ulrich 51 comments Joined 09/09
05 Aug 2015

Eric,

I want to log the output of an query into the application log.
" If you create a logger in your script, your custom log messages will also be logged along with the UdaExec log messages." - I tried it but didn't get it working. Might be a very basic mistake I make. Can you share an example how to add own log messages to the application log?

And one additional requirement - not sure how to best solve it.

In case I write a generic application - e.g. to copy a table from one DB to a new DB (just as an example) - the application name would be static. But each call for different tables would need a different checkpoint file to avoid conflicts between different runs of the same applications for different tables. I solved this right now by adding a hash of the configuration file name to the application name but I thing an additional parameter like instance would be better. And additing this instance to the checkpoint file name. Just some thoughts...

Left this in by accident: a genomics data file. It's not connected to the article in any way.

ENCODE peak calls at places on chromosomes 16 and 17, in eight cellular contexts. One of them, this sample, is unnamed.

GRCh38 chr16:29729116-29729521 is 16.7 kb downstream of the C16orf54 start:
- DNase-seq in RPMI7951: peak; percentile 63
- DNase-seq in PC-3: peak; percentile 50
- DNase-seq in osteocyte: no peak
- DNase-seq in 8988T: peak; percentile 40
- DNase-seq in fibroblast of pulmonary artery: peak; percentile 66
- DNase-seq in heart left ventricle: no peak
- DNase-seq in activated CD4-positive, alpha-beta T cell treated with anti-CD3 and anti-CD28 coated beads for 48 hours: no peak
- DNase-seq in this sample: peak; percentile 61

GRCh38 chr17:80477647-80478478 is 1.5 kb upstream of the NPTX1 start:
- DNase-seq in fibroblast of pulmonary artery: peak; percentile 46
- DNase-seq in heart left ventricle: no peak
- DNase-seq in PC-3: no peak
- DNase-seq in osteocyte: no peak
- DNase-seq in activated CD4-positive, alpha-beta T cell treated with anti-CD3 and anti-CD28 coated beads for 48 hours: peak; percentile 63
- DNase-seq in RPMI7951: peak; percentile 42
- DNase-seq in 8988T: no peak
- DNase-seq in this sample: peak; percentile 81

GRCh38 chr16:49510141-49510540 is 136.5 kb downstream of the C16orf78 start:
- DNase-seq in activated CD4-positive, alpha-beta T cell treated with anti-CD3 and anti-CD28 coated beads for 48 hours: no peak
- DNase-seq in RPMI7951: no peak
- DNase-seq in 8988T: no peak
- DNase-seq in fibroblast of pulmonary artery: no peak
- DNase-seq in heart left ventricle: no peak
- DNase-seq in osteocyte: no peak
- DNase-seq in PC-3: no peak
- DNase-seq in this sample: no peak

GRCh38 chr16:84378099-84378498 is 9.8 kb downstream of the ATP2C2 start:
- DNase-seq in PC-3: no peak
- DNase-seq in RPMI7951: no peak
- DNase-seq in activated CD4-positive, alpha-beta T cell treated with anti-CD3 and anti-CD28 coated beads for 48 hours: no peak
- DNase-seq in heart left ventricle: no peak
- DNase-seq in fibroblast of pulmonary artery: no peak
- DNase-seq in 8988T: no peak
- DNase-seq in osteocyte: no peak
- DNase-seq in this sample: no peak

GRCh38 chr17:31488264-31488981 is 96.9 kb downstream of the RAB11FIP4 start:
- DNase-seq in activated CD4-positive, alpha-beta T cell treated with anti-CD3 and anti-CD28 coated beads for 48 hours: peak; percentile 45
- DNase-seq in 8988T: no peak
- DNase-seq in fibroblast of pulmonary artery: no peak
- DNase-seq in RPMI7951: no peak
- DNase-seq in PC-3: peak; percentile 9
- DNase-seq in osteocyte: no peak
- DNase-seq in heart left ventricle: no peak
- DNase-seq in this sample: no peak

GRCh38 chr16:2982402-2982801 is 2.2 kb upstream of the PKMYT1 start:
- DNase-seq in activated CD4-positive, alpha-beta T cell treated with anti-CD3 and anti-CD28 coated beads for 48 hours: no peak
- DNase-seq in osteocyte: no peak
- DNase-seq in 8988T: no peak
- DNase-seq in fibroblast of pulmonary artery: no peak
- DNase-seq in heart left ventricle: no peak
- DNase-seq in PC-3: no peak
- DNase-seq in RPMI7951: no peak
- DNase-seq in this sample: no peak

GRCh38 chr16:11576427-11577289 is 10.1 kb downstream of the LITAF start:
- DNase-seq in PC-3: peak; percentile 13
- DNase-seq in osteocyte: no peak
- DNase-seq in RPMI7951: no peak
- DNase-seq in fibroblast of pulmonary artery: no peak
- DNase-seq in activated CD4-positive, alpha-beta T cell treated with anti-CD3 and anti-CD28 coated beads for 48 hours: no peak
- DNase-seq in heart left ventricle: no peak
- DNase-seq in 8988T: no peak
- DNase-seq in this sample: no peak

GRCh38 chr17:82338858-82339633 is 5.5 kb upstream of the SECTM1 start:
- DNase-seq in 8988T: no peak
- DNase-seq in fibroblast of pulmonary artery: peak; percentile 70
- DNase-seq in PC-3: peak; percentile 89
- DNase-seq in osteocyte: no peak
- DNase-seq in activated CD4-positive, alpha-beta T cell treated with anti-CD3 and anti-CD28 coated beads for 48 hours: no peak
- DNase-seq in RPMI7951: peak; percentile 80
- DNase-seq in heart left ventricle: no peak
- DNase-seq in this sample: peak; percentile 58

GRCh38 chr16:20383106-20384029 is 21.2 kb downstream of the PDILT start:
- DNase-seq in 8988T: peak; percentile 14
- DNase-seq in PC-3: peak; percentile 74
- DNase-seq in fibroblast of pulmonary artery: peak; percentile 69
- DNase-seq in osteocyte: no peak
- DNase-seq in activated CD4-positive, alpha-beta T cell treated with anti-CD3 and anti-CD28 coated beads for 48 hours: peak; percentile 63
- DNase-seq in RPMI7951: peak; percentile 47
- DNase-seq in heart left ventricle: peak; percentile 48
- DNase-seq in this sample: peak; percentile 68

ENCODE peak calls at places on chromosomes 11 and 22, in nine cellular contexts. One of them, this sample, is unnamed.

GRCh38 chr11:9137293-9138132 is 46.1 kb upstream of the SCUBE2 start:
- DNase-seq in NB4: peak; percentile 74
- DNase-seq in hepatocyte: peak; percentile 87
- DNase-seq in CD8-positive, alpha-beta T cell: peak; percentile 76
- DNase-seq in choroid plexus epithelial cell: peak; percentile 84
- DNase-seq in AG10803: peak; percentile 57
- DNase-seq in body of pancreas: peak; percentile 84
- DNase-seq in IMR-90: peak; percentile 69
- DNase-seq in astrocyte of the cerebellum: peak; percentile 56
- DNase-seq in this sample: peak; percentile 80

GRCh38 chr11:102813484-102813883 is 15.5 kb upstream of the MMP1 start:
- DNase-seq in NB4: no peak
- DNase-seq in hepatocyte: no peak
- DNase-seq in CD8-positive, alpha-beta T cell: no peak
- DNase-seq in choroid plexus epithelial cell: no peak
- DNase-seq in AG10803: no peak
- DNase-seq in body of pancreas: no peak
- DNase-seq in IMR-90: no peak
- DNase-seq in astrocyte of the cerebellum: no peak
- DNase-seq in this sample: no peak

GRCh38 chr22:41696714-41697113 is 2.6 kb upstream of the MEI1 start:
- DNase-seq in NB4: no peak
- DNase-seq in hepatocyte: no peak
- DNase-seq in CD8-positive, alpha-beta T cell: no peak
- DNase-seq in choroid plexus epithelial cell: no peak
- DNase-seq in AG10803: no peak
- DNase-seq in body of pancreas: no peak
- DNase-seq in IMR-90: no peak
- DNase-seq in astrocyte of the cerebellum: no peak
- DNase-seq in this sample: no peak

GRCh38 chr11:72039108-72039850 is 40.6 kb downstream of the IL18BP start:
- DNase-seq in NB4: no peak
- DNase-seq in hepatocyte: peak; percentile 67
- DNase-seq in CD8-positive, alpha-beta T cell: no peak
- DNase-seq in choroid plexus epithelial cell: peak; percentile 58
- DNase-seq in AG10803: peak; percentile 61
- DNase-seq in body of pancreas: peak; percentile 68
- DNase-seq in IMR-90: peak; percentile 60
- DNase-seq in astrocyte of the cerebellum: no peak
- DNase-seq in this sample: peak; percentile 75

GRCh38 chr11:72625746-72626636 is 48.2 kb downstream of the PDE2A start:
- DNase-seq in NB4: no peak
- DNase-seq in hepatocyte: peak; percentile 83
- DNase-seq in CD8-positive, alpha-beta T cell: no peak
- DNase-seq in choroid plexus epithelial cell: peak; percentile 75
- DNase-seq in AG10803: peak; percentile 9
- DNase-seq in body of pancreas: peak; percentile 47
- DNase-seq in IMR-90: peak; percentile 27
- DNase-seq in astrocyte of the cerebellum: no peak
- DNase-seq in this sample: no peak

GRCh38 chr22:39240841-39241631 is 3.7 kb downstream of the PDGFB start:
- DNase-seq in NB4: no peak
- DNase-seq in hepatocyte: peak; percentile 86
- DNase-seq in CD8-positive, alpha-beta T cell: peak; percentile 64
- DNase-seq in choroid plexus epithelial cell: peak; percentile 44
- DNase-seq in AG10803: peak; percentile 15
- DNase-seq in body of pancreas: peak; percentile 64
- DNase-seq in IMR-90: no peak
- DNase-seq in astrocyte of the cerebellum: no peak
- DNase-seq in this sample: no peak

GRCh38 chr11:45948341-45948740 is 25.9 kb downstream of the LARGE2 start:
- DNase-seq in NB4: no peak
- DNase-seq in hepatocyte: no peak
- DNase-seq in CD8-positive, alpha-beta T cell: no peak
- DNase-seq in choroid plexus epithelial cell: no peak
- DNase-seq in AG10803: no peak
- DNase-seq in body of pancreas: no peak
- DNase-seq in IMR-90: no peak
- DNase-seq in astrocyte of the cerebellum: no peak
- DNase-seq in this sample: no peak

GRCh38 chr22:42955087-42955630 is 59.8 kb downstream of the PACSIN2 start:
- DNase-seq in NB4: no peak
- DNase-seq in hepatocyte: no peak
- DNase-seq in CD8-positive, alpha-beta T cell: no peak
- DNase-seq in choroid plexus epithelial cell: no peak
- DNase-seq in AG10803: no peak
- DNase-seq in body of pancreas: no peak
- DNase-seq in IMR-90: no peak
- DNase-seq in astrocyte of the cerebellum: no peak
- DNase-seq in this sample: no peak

Ulrich

 

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ulrich 51 comments Joined 09/09
05 Aug 2015

Solved the logging issue :-)

import logging

logger = logging.getLogger(__name__)

rc = 0
with session:
	for row in session.execute("""
MY SELECT which should return 0 rows for being correct for further processing
"""):
		rc += 1
		logger.error(row)

if rc == 0:
	udaExec.checkpoint("Step 5 Complete")
else:
	logger.error("ERROR - new and old table structure are different")
	exit(8)

Ulrich

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ericscheie 61 comments Joined 11/08
05 Aug 2015

@ulrich - Glad you were able to get logging working. You can change the name of the checkpoint file easily enough without changing the name of the application.   The UdaExec constructor takes a checkpointFile name argument either via the constructor or from the external configuration file.  Here's an example:

[CONFIG]
appName=MyApp
instanceName=MyInstance
checkpointFile=${appName}-${instanceName}.checkpoint
ulrich 51 comments Joined 09/09
06 Aug 2015

Hi Eric,

works like a charm!

Ulrich

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ulrich 51 comments Joined 09/09
06 Aug 2015